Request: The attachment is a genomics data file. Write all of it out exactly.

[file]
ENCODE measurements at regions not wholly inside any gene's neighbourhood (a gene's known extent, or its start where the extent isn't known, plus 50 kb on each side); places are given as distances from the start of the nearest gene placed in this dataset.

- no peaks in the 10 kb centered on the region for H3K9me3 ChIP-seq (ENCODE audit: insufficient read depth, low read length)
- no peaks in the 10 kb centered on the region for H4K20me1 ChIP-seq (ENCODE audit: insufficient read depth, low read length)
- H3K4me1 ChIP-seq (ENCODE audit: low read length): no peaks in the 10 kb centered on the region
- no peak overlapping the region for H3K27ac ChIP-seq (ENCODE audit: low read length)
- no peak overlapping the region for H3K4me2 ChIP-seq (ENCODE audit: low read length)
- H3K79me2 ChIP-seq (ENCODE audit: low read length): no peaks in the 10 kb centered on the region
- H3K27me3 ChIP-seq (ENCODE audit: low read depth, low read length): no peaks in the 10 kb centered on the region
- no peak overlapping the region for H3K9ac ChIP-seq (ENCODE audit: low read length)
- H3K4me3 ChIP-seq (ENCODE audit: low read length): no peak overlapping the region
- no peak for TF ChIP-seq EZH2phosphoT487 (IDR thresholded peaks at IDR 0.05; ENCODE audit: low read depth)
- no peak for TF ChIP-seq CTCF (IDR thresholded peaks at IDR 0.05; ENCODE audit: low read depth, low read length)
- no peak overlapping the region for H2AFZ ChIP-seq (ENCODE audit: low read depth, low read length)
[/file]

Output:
ENCODE measurements at regions not wholly inside any gene's neighbourhood (a gene's known extent, or its start where the extent isn't known, plus 50 kb on each side); places are given as distances from the start of the nearest gene placed in this dataset.

- no peaks in the 10 kb centered on the region for H3K9me3 ChIP-seq (ENCODE audit: insufficient read depth, low read length)
- no peaks in the 10 kb centered on the region for H4K20me1 ChIP-seq (ENCODE audit: insufficient read depth, low read length)
- H3K4me1 ChIP-seq (ENCODE audit: low read length): no peaks in the 10 kb centered on the region
- no peak overlapping the region for H3K27ac ChIP-seq (ENCODE audit: low read length)
- no peak overlapping the region for H3K4me2 ChIP-seq (ENCODE audit: low read length)
- H3K79me2 ChIP-seq (ENCODE audit: low read length): no peaks in the 10 kb centered on the region
- H3K27me3 ChIP-seq (ENCODE audit: low read depth, low read length): no peaks in the 10 kb centered on the region
- no peak overlapping the region for H3K9ac ChIP-seq (ENCODE audit: low read length)
- H3K4me3 ChIP-seq (ENCODE audit: low read length): no peak overlapping the region
- no peak for TF ChIP-seq EZH2phosphoT487 (IDR thresholded peaks at IDR 0.05; ENCODE audit: low read depth)
- no peak for TF ChIP-seq CTCF (IDR thresholded peaks at IDR 0.05; ENCODE audit: low read depth, low read length)
- no peak overlapping the region for H2AFZ ChIP-seq (ENCODE audit: low read depth, low read length)